Discusses step 2 of the Accounting Cycle, creating journal entries, the “flow” of data through accounting, and the purpose of debits and credits.
If you’re interested in a more in depth look, have a look at the accompanying textbook Balancing Act: A Practical Approach to Business Event Based Insights, available for download. Specifically, look at Chapter 5, Accounting.
Flow of Data
Bookkeeping is a very sophisticated (even today) method of measuring and tracking changes in quantitative metrics over time. The time aspect to it is what creates a flow of the metrics, into one account, out of that account, into another, and so on.
Money from your employer flows into your checking account, perhaps; it then gets transferred, or some portion of it to savings; it might flow out in an emergency, going to a car repair expense.
Debits and Credits
This flow is what creates the need for two (or more) statements of each transaction. Often the flow can mean something flowed out of one account, and into another account.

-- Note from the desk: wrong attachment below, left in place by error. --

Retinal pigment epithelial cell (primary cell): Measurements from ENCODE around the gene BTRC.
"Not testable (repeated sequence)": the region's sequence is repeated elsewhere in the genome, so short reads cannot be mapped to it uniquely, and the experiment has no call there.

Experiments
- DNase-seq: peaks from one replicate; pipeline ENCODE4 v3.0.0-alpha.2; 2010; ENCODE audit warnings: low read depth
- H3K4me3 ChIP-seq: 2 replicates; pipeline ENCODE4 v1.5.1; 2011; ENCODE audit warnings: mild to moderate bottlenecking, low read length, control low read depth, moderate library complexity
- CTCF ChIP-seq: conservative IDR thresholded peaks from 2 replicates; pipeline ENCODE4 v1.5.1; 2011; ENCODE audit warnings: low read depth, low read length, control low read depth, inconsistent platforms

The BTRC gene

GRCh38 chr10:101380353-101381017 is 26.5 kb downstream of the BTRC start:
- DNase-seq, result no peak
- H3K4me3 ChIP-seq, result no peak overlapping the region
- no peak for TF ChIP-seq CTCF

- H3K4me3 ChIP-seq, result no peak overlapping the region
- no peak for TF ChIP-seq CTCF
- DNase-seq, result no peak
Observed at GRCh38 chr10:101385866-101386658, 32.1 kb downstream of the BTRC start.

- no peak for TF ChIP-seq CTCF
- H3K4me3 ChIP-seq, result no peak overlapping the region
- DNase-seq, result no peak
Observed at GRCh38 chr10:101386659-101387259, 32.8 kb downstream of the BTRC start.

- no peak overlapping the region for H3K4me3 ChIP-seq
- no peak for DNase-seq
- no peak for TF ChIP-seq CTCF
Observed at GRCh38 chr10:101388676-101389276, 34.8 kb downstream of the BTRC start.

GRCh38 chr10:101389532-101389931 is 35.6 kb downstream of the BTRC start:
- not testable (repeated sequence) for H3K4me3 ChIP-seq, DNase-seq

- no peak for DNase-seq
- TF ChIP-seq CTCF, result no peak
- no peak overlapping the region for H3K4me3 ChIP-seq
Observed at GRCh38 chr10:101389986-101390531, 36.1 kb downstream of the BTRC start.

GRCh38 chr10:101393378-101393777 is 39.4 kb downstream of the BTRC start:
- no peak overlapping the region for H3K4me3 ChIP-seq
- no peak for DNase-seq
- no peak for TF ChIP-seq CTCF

The second step in the accounting cycle is to analyzed a transaction and state what the from and to accounts would be.
A common method, even today, for analyzing this flow is to use what are termed T accounts, because of the shape of the diagram used. Under a large T, one places the account title on top of the T, the inflows under the line on the left hand side, and the outflows under the line on the right hand side.
Patterns begin to emerge for similar kinds of transactions. And problems can be spotted, like accounts that have all inflows but no outflows. This would cause the balance to accumulate forever.
Watch the next week episode at Accounting Cycle Step 3: Post to Ledger
Watch the prior week episode at Accounting Cycle Step 1: Execute Business Events
Watch all episodes in order at the Conversations with Kip Playlist